Sharpening the Saw, Dremel Style

Today I’m off to Tucson to take a Dremel tool class. It sounds odd that someone who spends most of her time working with art journaling would need to wield a tool most often known for cutting, sanding, and drilling. But there is the creative curiosity thing–“what happens if?”

Dremel tool and attachments for drilling, sanding, building.Constant learning is a big part of a creative life. The spirit needs to be honed, tempered, and set to rest. This class is the honing part. To stay creative, sharp, alive, I need to learn new things, and how to work out new ideas with old tools.

The Dremel tool class seemed like a wonderful starting place. It will give me new ways to look at journaling, new answers to the question, “What is a journal?” Where are the boundaries of the thing that catches your thoughts and helps you discover yourself? If self-exploration is deep, limitless and expansive, shouldn’t the vessel that holds those thoughts be all those things, too?

Tell me about a journal you used that filled you with joy. I’ll catch up with you when I get back from class. Read the review of Jill Timm’s Dremel class.

Quinn McDonald is a writer and creativity coach.

17 thoughts on “Sharpening the Saw, Dremel Style

  1. Love the idea of a Dreml class. My older daughter uses her Dreml –a present from her dad and I when she was in college at her request–to carve pumpkins and squashes at Halloween. Why not journal covers, too? Always new things to learn.

    And Pete, I have wanted to take a welding class for decades. But I’m a bit afraid of fires, so I never have. You highly recommend it, hmmmm??

    • The Dremel does more than I thought. It was an interesting and useful class. Lots of hard work, too. Welding and soldering are close enough that you can start there, Bo. Soldering well is a skill that is useful and not easy to perfect. Well, this is the land of BIG sculpture, so there’s always that opportunity.

    • The thing about welding is that it’s surprisingly easy to get started. There are several kinds of welders but I think they fall into two categories: electric and gas. I’ve only used the most basic; an electric arc welder. It’s just a big electric spark that’s hot enough to melt steel. Gas-based welders are like propane torches, but hotter. I think there’s more skill involved in using those.

    • Thanks for the link, Diana. How typically generous of you to include me! I love using Sumi inks. Well, I love inks in general as a color medium. Not used enough, in my opinion. In this month’s copy of Watercolor Artists there is a story about a man who documented Chinese immigrant labor through watercolor illustrations–using only sumi inks. The illustrations have a ghostly, historical feel.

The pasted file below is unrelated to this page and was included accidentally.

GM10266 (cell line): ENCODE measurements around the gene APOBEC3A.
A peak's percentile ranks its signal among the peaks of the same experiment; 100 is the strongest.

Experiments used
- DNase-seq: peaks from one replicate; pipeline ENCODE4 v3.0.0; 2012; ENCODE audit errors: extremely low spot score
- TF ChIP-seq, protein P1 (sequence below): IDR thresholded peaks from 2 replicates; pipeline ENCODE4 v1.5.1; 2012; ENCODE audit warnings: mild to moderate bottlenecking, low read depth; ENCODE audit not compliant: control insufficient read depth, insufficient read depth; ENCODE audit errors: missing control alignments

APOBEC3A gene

2. For your next class, my recommendation is welding. No, really! It’s not hard and it changes your perception of metal. I should say, it’s not hard to do; I think it’s pretty hard to do well. Beyond me, anyway.

    • After I laughed, I thought, “You know, it’s not that much different from soldering when I made jewelry.” Another useful skill. And you are right about easy to do, hard to do well. It took me years to become skilled at soldering silver.

  3. I think often of how my creative edeavors seem small, daily, expressions…and I now see your post on “power tools!” and see the bigger idea of “building” something.

    I will not be using an actual power tool, but my mind and soul feel like a “virtual” power tool! I can use these seemingly small ideas, creations, to create something MUCH bigger. Perhaps like the tiny bits used in the dremel create a larger version…of something.

    As always, Quinn…you stretch my thinking and give me a place to voice those thoughts:)

    • Ahhh, Marianne, the Dremel drills holes to bind the signatures, allows you to use metal or plexiglass covers, too. I’ll be posting a review of the class later on Sunday and you’ll get great ideas for book making and Dremels!

  4. I’ve used Dremels since I was about 12; they’re great. The one in the picture is the current primo choice; it’s the rechargeable variable speed version. However because of the battery pack it doesn’t fit in all the accessory systems — the drill press stand is particularly useful, but you need the old style corded Dremel to fit. Enjoy the class!

    • The photo is not the one I own, although the case looks just like it. I bought the 300 series because of the drill press stand and because when you are bookworking, you are doing a lot of small repetitive motion that requires high torque–not what a battery pack delivers. Can’t wait to use the right tools!

      • The battery version is super useful but it’s also heavy after a while. If you have a stable mount (like the drill press stand) there’s a flexible driveshaft that’s much better for fine handheld work. The latest generation of battery power tools is phenomenal, by the way. Loads of power and charge lasts for hours of use.

        • OK, so I bought the “work station” which is really a drill press for the Dremel. I may get a shaft drive, at some point, too. The one I tried was nice enough, but I imagined (and I may well have imagined it) that the torque was lower. And it heated up the Dremel something fierce.

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